The Council will also be advertising some extra yellow lines for Godwin Way near the Queen Edith’s Primary School. Click here for a plan.Godwin Way parking restrictions 2015

If you wish to comment, please do so by 20th March, quoting Amendement 24 and send to: Local Infrastructure & Street Management
Policy & Regulation
Box No: SH1204
Shire Hall
Cambridge
CB3 0AP

Police priorities and 20mph

ASPolice priorities for the south of Cambridge will be set next Monday at the South Area meeting, which will take place at Homerton College, starting at 7.30pm.

Following the election of a new chair, there will be an Open Forum, when anyone can speak or ask a question.

After a report on Cherry Hinton High Street comes the police report and priority-setting. Police will report on their activity over the summer and set priorities for the coming three months.

They have been focussing on the supply of Class A drugs and propose to continue with this. There have been reports of illegal drugs dealing and consumption in Hills Road and I would welcome further feedback on this to present at the meeting.bike burglar

The police also propose to prioritise cycle crime and cycling offences, both of which will be welcomed by many people – not necessarily the same people!

There will be further reports on:

  • the Anti-Social Behaviour, Crime & Policing Act and its implications for this area
  • Developers’ contributions
  • consultation on the 20mph project

Morley: one site for the school, plus childcare

morley-1Morley Memorial Primary School on Blinco Grove is one of the oldest buildings in the area, founded at the end of the 19th century. There are plans for improving the school buildings to bring them up to modern standards: three new classrooms plus long overdue repairs. The changes will enable the whole school to be on one site. The aspect likely to be the biggest hit with the children is a multi-use games area, similar to the one at Nightingale Avenue ‘Recreation Ground.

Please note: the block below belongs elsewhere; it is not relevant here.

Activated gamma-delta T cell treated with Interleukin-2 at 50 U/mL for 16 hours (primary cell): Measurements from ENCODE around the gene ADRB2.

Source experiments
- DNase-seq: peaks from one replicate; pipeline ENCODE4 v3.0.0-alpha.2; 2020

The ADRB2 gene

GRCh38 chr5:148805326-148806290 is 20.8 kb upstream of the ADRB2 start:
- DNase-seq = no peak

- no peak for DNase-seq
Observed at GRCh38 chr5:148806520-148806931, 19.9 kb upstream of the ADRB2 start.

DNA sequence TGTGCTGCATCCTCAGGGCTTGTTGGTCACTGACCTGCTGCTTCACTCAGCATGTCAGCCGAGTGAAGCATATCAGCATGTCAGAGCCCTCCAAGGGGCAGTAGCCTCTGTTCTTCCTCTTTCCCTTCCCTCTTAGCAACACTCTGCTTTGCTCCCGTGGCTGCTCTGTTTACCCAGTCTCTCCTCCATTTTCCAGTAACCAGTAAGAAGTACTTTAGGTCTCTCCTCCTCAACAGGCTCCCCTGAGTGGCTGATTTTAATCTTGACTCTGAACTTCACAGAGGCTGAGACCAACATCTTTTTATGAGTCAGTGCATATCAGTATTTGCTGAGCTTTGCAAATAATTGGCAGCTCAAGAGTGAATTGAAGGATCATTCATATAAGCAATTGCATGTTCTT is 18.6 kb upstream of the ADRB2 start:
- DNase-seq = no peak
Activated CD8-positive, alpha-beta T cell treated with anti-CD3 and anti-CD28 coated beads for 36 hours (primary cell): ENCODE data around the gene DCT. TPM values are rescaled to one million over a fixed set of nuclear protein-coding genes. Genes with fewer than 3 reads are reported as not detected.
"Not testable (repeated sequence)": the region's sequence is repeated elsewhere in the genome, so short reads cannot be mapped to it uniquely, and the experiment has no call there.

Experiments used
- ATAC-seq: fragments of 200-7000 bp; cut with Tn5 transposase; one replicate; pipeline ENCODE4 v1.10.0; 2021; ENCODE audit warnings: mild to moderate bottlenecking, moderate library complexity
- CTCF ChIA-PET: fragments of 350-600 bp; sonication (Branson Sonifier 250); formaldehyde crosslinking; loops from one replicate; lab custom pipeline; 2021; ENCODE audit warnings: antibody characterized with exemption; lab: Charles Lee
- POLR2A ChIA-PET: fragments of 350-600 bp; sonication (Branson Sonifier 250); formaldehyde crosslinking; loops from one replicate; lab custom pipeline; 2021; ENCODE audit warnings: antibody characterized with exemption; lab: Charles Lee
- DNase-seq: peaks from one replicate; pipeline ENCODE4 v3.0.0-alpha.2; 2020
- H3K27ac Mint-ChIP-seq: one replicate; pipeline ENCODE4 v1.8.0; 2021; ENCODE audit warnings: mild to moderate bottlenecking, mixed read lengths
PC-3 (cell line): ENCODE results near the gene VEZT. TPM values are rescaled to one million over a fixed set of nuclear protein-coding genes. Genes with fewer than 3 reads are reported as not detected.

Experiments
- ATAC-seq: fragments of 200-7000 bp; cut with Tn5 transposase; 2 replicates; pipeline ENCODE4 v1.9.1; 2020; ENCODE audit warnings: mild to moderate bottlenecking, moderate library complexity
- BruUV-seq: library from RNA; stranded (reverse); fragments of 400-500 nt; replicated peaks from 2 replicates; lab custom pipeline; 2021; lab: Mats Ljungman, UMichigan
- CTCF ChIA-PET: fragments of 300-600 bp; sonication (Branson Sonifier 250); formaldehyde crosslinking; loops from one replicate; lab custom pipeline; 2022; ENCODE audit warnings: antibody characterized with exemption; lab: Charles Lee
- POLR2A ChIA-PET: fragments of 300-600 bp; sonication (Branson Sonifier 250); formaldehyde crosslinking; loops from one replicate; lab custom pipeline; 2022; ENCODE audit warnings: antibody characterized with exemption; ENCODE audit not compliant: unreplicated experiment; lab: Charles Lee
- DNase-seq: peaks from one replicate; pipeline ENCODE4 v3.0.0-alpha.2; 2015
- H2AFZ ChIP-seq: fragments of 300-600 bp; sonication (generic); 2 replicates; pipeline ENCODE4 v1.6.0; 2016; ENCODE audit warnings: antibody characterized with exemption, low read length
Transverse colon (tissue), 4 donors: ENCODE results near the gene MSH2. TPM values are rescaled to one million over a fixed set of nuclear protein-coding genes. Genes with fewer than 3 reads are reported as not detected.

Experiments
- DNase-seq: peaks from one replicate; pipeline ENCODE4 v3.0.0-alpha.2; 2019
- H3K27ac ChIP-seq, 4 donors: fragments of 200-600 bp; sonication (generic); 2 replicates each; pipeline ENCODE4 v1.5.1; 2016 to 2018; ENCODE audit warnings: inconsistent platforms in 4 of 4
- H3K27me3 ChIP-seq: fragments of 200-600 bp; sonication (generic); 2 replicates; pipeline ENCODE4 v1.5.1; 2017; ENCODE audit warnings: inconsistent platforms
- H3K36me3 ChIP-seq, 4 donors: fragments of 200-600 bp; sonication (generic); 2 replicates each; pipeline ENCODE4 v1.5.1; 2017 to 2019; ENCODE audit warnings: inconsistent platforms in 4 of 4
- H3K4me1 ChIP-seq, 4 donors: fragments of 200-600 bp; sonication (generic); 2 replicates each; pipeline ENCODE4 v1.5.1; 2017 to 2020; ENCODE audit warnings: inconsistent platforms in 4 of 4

I am really pleased that the Council is investing in Morley, and the new plans will improve the learning experience. I know many people are concerned about what happens to the old Early Years building, and I am determined it should stay in community use. I amvery pleased that the Council is planning to tender it for a new nursery, as childcare in this area is in such short supply.’

Calling for a traffic survey on Hills Road

Today I attended Cambridgeshire County Council‘s Economy & Environment Committee, which was voting (for the second time this year) on segregated cycle lanes for Hills and Huntingdon Roads. The project had first been considered in May but deferred on safety grounds, including many raised by myself on behalf of local residents.

I called for a traffic survey to measure traffic speeds and behaviour before and after the scheme, as well as representing residents’ mixed views on the scheme.

Thank you for allowing me to speak.

I am speaking particularly about Hills Rd, as the stretch concerned runs through Queen Edith’s. It is the part between the notorious Hills Rd bridge and Long Road.

Local views are mixed. Although people want the cycling environment made safer, my residents have articulated the concerns you heard at your last meeting: floating bus stops and how pedestrians would manage

I know this aspect has been improved and I welcome the wider islands and the refashioning of the cycle lane near bus stops. I still have my doubts about whether this is the right place for such a scheme, given the heavy volumes of different road users (2400 getting on the bus)

But residents have other concerns which are very local: how it affects the roads:

Concern about what will happen when tradesmen visit, as not all properties have their own drives.
Rat-running: if cars get held up behind buses there is a risk they will become impatient and divert into streets off Hills Road. Four of these have schools, with children from 2 upwards, many of them walking or cycling to school.

I would like a traffic survey to be carried out before and after the scheme is input.

Are you ready for the Tour de France?

le-tour-riders2012In less than seven weeks, the Tour de France comes to Cambridge on Monday July 7th. All very exciting for those who follow competitive cycling – but even if you’re not a fan, have you thought about how you’ll get out about that day?